This is hardly the end of my recovery journey, but it is definitely now in its final stages. I’ve overcome the biggest hurdle and when I get back home, I get to see how that maps onto my life in the UK. I’m both chuffed to be here and also very much looking forward to seeing what my future looks like. I never thought things could be this good again. I may end up dealing with the effects of PTSD for the rest of my life, I may overcome them in the next few months, but either way, at least I now know that I can be happy too.
Tonight, I’m off to a 90s club with dance battles and tomorrow I’m going to a place that doesn’t exist to see fireflies. Now that sounds a lot more like me than panic attacks and sick notes, don’t you think?
Some facts about PTSD:
- It lies. It tells you that you are going crazy. That you are weak for being affected by something that may not have affected others in the same way. I was with five other friends in that protest and they all reacted to it their own way. It took me a long time to come to terms with the fact that everyone is different and processes things in different ways. This just so happens to be my way of dealing with it. So don’t listen to the lies, because you are not weak and you are not crazy. You are human.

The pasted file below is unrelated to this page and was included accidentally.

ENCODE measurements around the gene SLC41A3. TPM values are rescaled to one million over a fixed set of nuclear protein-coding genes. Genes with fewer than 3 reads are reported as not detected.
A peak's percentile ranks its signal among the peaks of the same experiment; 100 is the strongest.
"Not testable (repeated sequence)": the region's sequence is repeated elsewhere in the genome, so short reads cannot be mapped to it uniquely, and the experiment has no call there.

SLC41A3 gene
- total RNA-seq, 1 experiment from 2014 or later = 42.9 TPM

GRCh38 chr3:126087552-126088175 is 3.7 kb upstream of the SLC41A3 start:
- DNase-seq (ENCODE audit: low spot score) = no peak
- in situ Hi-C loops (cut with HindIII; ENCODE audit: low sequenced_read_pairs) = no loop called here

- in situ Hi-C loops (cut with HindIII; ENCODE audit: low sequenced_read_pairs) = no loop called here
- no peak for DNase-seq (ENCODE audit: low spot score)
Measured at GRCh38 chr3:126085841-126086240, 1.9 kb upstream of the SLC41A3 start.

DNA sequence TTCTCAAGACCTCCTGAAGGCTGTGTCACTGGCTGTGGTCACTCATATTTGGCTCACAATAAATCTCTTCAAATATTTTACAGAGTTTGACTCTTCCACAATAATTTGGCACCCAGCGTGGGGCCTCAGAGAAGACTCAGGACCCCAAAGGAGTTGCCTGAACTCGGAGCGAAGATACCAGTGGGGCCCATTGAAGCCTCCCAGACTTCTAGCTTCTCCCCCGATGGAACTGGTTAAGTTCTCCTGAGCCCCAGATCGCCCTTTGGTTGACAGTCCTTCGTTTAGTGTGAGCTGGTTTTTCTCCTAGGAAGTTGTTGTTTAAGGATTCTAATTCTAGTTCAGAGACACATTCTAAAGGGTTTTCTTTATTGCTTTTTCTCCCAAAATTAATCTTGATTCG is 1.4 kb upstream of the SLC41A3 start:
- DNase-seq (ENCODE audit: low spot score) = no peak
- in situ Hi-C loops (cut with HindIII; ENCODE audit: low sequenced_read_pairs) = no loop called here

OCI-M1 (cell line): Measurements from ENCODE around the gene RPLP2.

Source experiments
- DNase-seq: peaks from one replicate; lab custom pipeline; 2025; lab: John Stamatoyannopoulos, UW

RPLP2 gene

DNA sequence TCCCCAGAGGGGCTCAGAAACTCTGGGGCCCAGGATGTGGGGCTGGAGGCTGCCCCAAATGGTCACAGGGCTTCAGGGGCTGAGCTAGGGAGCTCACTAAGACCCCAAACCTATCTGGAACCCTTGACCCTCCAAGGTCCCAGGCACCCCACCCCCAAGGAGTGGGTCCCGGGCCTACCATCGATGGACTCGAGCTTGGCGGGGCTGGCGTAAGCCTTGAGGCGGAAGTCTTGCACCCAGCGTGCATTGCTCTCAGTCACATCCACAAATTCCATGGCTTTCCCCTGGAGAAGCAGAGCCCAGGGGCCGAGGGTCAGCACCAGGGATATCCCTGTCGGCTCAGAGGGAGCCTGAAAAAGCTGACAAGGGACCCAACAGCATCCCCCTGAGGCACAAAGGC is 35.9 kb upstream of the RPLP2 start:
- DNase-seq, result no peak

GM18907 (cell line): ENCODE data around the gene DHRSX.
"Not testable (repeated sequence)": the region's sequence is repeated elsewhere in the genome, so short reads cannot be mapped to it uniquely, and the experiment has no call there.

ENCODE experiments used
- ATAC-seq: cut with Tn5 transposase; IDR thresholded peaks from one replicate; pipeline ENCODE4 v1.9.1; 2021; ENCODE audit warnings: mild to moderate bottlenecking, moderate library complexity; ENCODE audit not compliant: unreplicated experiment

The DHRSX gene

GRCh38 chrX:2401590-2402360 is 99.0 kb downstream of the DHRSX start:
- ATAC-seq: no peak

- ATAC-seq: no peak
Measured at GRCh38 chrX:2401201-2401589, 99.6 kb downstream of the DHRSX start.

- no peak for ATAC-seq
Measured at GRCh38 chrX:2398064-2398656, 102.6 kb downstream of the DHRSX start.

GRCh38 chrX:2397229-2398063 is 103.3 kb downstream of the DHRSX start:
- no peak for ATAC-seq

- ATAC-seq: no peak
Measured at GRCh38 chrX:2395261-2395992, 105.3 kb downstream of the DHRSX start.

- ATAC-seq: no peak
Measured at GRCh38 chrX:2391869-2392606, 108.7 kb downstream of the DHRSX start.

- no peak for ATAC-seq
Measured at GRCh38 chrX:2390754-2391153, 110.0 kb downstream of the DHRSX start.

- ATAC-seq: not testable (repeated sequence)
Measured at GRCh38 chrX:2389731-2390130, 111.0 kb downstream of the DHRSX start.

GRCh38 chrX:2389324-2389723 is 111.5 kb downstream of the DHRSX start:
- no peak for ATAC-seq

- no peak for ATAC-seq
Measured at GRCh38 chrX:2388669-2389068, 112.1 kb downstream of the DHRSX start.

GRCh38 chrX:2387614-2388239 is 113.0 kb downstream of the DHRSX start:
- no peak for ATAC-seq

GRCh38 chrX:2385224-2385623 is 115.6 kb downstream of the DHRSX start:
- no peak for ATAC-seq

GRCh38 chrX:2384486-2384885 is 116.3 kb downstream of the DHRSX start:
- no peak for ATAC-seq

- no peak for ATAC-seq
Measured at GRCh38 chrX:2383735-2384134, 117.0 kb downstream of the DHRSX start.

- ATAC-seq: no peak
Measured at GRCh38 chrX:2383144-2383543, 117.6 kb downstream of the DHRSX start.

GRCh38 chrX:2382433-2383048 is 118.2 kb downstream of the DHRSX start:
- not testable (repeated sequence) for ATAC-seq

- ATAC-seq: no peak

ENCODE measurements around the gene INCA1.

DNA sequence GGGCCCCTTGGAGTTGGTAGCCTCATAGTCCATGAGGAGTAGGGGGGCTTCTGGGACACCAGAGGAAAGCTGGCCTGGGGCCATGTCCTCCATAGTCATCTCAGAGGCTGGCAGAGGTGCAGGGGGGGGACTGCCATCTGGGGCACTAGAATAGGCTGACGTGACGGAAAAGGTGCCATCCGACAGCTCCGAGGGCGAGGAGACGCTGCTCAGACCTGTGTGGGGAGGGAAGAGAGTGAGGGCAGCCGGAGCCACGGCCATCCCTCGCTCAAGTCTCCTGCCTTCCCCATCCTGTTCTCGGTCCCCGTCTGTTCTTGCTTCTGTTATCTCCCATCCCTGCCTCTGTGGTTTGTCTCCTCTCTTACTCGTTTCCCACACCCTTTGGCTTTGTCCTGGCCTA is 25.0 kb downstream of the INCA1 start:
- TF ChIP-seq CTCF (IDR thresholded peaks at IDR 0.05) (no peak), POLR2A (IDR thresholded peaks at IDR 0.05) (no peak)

- It sucks. I’m not going to sugar coat things (hopefully this post proves that), but there is an important distinction here: PTSD sucks, life does not. You are not your PTSD and it is not your life. Things will not be this way forever.
- It is serious. PTSD completely blew my life apart. I had to drop out of university. I lost a lot of friends. I acted up and acted out and did some things that I am not proud of. If I had let it, it could have ruined me or driven me to suicide. Like any other mental illness, it should not be taken lightly.
- It can be overcome. It may be serious but that does not mean that all hope is lost. I am living proof that perseverance, strength and a hell of a lot of courage can take you through to the other side. And of course, love. A whole lot of that. People need other people to survive, never forget it.
I’ve added some useful links throughout this post to the Mind website that provide more information about PTSD, its symptoms, causes and treatments. As always I also recommend the NHS website for more useful information.
If you feel like you might be suffering from PTSD or any related mental illness, please don’t hesitate to seek medical advice as soon as possible. I promise, overcoming the illness is worth the initial fear and/or embarrassment you might feel about talking about it.